Kamoizumi Shuzo “Kamoizumi ‘Junmai Daiginjo'” Hiroshima prefecture. 9
Rihaku Shuzo “Rihaku ‘Daiginjo” Shimane prefecture. 9
Suishin Yamane Honten “Suishin ‘Fukurudori Shizukusake'” Hiroshima prefecture. 9
Dewazakura Shuzo “Dewazakura ‘Daiginjo'” Yamagata prefecture. 9
Kato Kichibee Shoten “Born ‘Yumewa Mayasume'” Fukui prefecture. 9*
Tajime “Tajime ‘Junmai Daiginjo'” Hyogo prefecture. 9*
Saito Shuzo “Eikun ‘Koto Sennen'” Kyoto prefecture. 9*
Nanbu Shuzojo “Kyukyoku no Hanabagi” Fukui prefecture. 9*
Eiko Shuzo “Eiko ‘Yume Tsukiyo'” Ehime prefecture. 9*
Kodama Jozo “Taiheizan ‘Tenko'” Akita prefecture. 8.5/9
Yaegaki Shuzo “Yaegaki ‘Kuro no Mu'” Hyogo prefecture. 8.5/9
Dewazakura Shuzo “Dewazakura ‘Yukimanman'” Yamagata prefecture. 8.5/9
Yoshida Shuzoten “Tedorigawa ‘Mangekyo'” Ishikawa prefecture. 8.5/9
Koikawa Shuzo “Koikawa ‘Junmai Daiginjo” Yamagata prefecture. 8.5/9
Echigo Denemon “Echigo Denemon ‘Junmai Daiginjo'” Niigata prefecture. 8.5/9
Nakamura Shuzo “Nichei ‘Junmai Daiginjo'” Ishikawa prefecture. 8.5/9
Akita Jozo “Kanto ‘Yuki no Bijin” Akita prefecture. 8.5/9*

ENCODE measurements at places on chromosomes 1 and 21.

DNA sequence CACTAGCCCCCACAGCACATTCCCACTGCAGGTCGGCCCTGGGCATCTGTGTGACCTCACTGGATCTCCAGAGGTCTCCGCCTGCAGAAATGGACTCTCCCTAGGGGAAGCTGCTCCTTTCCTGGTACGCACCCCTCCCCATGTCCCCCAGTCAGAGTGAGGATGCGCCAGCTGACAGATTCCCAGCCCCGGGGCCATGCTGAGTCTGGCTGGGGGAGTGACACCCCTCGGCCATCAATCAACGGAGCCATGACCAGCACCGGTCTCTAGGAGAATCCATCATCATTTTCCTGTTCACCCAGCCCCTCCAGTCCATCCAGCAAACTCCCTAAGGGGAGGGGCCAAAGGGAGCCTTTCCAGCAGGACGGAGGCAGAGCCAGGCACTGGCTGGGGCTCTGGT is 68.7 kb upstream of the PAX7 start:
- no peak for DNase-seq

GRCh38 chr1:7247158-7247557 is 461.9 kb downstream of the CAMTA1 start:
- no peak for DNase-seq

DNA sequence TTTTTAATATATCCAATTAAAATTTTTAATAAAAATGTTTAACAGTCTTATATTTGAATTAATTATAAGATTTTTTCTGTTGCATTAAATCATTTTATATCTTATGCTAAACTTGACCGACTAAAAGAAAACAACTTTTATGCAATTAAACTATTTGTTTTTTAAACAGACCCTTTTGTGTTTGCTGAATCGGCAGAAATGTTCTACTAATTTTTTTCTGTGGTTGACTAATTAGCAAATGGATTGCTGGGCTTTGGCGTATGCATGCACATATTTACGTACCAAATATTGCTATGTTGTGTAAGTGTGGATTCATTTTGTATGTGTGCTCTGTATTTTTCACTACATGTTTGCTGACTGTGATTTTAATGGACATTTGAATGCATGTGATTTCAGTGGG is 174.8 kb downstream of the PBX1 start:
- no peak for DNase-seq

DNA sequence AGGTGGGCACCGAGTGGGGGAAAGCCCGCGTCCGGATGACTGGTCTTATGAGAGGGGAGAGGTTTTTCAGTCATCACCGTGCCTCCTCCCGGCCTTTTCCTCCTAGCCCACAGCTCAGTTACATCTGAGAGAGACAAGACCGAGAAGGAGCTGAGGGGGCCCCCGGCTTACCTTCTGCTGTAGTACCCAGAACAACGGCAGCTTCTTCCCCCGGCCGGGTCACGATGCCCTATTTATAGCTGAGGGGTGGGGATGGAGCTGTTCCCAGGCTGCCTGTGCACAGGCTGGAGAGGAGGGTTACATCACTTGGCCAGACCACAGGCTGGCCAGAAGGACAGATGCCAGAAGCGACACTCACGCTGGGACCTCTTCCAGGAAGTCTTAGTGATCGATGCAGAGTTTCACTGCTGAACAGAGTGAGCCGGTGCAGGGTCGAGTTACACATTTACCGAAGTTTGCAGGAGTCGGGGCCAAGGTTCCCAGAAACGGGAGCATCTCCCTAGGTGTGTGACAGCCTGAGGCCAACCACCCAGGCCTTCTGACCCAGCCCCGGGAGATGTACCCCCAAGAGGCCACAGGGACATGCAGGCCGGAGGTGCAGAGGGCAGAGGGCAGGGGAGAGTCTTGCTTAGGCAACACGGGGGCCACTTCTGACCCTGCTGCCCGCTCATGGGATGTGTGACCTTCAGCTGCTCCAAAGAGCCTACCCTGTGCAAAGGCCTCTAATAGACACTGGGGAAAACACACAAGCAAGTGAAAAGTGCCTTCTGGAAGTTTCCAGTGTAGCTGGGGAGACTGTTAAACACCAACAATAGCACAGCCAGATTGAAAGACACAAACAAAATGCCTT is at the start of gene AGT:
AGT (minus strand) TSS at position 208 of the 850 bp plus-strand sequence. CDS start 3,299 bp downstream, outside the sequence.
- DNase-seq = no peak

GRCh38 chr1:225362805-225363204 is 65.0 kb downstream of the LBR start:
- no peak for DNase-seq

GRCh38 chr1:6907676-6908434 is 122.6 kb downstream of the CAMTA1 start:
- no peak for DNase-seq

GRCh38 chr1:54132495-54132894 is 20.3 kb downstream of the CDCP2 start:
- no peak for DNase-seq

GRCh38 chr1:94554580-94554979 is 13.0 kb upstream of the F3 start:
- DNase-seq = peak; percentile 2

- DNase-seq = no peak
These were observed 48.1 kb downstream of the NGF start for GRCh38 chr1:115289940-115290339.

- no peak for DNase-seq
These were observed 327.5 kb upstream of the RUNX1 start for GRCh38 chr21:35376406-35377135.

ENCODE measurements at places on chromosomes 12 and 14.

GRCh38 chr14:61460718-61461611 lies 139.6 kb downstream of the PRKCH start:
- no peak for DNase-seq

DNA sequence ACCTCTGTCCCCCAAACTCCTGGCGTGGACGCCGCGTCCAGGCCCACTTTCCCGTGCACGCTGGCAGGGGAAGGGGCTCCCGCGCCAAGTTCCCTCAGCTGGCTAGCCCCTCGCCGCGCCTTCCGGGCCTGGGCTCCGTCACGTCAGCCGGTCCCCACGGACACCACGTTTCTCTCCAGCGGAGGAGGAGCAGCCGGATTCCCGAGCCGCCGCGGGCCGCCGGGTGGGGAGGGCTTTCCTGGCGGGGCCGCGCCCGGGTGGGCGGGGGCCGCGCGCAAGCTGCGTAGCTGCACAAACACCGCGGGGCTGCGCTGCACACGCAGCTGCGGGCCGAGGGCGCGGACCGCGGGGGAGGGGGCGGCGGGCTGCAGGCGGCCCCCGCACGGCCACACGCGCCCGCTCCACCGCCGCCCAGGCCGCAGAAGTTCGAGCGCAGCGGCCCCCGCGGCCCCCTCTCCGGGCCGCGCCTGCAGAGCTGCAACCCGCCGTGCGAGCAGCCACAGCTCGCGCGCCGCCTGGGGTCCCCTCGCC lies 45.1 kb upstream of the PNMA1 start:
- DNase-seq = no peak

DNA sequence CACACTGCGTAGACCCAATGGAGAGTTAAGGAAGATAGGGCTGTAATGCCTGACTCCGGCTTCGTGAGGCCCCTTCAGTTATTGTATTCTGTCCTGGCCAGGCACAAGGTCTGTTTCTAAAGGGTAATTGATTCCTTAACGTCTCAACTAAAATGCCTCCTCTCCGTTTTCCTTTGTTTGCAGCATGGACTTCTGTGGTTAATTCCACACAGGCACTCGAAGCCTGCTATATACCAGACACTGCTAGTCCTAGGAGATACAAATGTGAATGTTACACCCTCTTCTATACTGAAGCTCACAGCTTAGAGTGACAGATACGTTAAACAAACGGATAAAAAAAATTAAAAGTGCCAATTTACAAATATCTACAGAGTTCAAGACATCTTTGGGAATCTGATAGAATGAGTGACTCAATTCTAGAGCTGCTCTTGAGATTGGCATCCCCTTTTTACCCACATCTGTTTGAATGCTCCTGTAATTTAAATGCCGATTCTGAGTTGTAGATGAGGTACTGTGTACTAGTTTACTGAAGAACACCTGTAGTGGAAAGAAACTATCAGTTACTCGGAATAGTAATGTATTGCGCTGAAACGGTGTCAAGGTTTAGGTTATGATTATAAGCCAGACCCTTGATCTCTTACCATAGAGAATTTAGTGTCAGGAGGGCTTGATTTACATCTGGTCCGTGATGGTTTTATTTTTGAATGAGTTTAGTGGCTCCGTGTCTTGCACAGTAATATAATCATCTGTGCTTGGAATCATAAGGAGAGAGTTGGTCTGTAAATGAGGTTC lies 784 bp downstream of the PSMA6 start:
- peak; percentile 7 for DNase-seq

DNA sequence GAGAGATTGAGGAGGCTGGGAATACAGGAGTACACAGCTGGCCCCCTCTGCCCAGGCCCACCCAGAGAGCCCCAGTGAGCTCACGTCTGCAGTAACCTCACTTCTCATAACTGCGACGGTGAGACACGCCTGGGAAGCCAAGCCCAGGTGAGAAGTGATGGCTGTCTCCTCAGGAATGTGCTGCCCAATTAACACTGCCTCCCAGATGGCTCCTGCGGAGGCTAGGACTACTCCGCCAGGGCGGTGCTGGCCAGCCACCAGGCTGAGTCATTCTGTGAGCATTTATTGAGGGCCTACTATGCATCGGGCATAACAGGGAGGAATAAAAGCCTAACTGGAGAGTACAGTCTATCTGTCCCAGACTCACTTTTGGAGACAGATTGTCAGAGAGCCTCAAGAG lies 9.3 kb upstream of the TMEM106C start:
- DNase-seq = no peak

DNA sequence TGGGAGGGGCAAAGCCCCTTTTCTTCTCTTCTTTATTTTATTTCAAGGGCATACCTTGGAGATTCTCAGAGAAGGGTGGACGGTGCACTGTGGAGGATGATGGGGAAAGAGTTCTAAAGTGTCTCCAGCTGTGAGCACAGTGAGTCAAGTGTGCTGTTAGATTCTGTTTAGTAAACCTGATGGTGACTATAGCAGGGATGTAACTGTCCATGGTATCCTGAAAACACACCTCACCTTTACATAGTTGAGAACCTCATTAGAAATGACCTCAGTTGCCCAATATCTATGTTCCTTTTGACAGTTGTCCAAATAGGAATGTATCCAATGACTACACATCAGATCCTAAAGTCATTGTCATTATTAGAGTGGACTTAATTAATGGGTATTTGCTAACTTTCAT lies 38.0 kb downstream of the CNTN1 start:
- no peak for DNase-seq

Haneda Shuzo “Uzen Shiraume ‘Junmai Daiginjo” Yamagata prefecture. 8.5/9*
Kato Kichibee Shoten “Born ‘Tokusen'” Fukui prefecture. 8.5/9*
Ume Ihirin Shuzo “Ume Ichirin ‘Junmai Daiginjo'” Chiba prefecture. 8.5/9*
Yoshida Shuzoten “Iki na Onna'” Ishikawa prefecture. 8.5
Miyao Shuzo “Shimeharitsuru ‘Daiginjo'” Niigata prefecture. 8.5
Zuiyo “Zuiyo ‘Zuika'” Kumamoto prefecture. 8.5
Tenzan Shuzo “Tenzan ‘Hotarugawa'” Saga prefecture. 8.5
Suishin Yamane Honten “Suishin ‘Chonansuijikomi'” Hiroshima prefecture. 8.5
Kawakei Shoten “Koganesawa ‘Daiginjo'” Miyagi prefecture. 8.5*
Ume Ichirin Shuzo “Ume Ichirin “Kanpyokai Shuppinshu'” Chiba prefecture. 8.5*
Aoki Shuzo “Kakurei ‘Daiginjo'” Niigata prefecture. 8.5*
Yamatogawa Shuzoten “Yauemon ‘Junmai Daiginjo'” Fukushima prefecture. 8/8.5
Fukumitsuya “Kagatobi ‘Ai'” Ishikawa prefecture. 8/8.5
Chiyomusubi “Chiyomusubi ‘Daiginjo Tobingakoi'” Tottori prefecture. 8/8.5
Tohoku Meijo “Hatsumago ‘Senju'” Yamagata prefecture. 8/8.5
Miyasaka Jozo “Masumi ‘Sanka'” Nagano prefecture. 8/8.5
Yaegaki Shuzo “Yaegaki ‘Mu'” Hyogo prefecture. 8/8.5
Kamosuru Shuzo “Kamosuru ‘Tokusei Gold'” Hiroshima prefecture. 8/8.5
Watanabe Shuzo “Ginsetsu ‘Tokyo'” Tokyo prefecture. 8/8.5*
Kurosawa Shuzo “Kurosawa ‘Junmai Daiginjo'” Nagano prefecture. 8
Chiyonosono Shuzo “Chiyonosono ‘Suhai'” Kumamoto prefecture. 8
Konishi Shuzo “Shirayuki ‘Banzaimon'” Hyogo prefecture. 8
Tamanohikari Shuzo “Tamanohikari ‘Yuki Hiryo Shiyo Bizen Moachi 100%'” Kyoto prefecture. 7
Kiuchi Shuzo “Kikusakari ‘Gekkako Vintage 1989” Ibaragi prefecture. 6